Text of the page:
While out at sea, being able to communicate using marine antennas is of vital importance. Whether it’s for commercial fishing or for recreational use, a marine antenna is a vessel’s lifeline to the outside world. Your boat’s marine antenna is something that you don’t want to take for granted. While many people do their best to predict weather patterns and swear that their own experience has taught them enough to be safe at sea, the fact remains that the ocean can be a highly unpredictable place where effective communication with the outside world is a necessity.
At GAM Electronics, we’ve been producing high quality marine antennas for over fifty years now, so are very familiar with the downfalls that can come with having a damaged or poorly made marine antenna. Before any boating trip, it is essential to test the antenna and its radio. An easy way to test your boat’s communication abilities is to use your radio to communicate with a friend’s boat or a base station of a known distance on a non-emergency channel. Both marine antennas can properly assess the quality of each other’s transmissions this way.
A simple visual check of your boat’s marine antenna is another easy way to get an idea as to how effective your transmissions will be. Look for wear and tear on the marine antenna itself. Large fractures or cracks in the antenna’s casing can highly affect system performance. A boat’s marine antenna can take a real beating while out at sea. Harsh weather conditions and an unruly sea can cause excessive damage to a boat’s antenna and hinder its ability to communicate properly.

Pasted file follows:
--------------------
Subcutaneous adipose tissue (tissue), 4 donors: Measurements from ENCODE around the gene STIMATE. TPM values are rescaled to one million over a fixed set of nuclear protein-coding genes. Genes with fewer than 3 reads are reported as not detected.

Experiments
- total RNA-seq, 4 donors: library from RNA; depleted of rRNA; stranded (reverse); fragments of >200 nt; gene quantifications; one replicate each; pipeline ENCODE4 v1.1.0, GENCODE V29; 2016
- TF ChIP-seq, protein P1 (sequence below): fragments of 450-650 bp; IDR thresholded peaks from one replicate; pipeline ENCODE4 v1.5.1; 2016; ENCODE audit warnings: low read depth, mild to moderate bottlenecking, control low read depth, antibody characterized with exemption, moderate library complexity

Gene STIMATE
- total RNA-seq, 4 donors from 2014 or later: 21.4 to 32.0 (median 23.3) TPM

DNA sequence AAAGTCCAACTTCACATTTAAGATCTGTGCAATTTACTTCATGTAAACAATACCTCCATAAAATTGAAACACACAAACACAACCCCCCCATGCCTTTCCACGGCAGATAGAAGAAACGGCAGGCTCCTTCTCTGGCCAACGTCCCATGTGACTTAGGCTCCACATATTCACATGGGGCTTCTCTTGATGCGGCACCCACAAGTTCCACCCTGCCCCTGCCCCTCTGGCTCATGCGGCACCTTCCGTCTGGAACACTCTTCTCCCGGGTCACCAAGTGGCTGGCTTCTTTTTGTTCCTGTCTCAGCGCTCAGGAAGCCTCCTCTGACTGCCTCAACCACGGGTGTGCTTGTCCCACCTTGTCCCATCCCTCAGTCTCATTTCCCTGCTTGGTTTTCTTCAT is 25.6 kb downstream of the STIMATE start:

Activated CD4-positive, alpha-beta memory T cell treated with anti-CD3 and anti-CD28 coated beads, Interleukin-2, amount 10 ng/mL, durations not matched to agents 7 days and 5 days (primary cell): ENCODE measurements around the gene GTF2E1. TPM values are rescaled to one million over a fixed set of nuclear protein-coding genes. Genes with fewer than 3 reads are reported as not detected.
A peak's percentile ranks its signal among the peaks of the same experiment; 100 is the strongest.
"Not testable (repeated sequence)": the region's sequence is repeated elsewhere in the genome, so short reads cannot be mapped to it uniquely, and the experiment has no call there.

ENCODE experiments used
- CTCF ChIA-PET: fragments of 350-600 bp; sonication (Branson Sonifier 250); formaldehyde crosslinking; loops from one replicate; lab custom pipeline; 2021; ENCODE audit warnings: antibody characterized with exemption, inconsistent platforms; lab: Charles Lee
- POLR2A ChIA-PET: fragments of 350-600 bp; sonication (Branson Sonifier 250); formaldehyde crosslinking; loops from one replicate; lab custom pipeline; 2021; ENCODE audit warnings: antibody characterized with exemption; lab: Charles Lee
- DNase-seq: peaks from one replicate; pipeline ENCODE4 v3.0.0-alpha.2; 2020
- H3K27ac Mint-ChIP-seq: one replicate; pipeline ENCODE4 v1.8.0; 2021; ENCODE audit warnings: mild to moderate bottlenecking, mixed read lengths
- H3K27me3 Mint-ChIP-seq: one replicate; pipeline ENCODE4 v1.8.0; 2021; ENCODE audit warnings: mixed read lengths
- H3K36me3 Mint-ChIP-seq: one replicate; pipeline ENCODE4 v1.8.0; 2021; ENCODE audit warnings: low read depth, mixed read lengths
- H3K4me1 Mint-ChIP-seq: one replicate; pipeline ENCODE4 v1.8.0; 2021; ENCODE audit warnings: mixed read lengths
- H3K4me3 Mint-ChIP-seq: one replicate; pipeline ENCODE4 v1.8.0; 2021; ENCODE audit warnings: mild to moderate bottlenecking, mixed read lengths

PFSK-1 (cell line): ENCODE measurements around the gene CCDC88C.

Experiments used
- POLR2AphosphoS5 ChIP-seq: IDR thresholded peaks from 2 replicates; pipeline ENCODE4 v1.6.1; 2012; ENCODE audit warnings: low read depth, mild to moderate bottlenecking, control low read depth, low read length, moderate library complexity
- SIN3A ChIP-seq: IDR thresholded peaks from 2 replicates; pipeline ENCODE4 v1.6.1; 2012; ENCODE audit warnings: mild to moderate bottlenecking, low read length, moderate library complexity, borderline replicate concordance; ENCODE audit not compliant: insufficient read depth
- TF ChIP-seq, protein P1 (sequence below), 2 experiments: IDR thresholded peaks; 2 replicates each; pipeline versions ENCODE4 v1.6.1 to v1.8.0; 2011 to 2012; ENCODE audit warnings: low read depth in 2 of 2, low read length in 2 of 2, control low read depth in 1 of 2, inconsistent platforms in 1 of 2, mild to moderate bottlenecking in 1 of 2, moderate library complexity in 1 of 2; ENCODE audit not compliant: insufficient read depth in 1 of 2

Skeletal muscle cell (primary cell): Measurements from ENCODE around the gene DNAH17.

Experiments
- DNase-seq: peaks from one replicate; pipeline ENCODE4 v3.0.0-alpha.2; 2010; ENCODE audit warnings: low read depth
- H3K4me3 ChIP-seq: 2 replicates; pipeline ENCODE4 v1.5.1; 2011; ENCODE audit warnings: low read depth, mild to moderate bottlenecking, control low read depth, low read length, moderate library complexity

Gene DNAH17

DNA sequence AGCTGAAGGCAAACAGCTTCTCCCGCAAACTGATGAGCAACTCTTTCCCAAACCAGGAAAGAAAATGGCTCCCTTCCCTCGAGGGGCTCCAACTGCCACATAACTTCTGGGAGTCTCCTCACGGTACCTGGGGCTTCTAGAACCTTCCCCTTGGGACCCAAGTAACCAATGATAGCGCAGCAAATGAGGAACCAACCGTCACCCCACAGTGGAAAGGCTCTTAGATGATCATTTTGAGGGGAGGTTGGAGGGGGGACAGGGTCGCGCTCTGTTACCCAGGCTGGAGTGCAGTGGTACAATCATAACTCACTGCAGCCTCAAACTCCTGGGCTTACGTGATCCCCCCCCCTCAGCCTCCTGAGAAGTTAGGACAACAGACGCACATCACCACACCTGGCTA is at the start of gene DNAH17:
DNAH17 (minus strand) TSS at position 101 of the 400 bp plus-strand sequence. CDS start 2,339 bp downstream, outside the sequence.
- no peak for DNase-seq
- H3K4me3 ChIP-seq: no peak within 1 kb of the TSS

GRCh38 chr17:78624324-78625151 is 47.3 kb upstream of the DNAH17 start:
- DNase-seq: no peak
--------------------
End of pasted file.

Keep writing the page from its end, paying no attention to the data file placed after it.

Keeping Yourself Safe
Also check to make sure that there are no signs of corrosion in or around your boat’s antenna, and look for loose connections to the antenna itself. Excessive corrosion and loose or damaged connections to the antenna can result in poor transmission performance and can endanger the lives of anyone onboard the vessel.
You can also test the antenna by disconnecting it from the radio and seeing how its signal weakens or disappears. Slowly reconnecting just the tip of the coax connector should slowly increase the signal. As you insert the coax connector, the signal strength should increase. If it happens to disappear again, there may be serious problems with the antenna or connector. If jiggling the connector produces significant changes in signal strength, your antenna’s connection to the cable itself could be faulty.
It is a good idea to have a back up antenna onboard your boat at all times. Our Mini Series antennas are compact and can be easily stowed on your boat for use in emergency situations. If your main antenna fails, having a secondary antenna could mean the difference between life and death at sea. Effective communication while at sea should be at the top of every boater’s priority list. You never know when something could irreparably damage your antenna while on the ocean. We encourage every boater to always make sure that their antenna and radio are performing at their best before heading out to sea.
If you’re interested in marine antennas, contact us at: 1-207-583-4670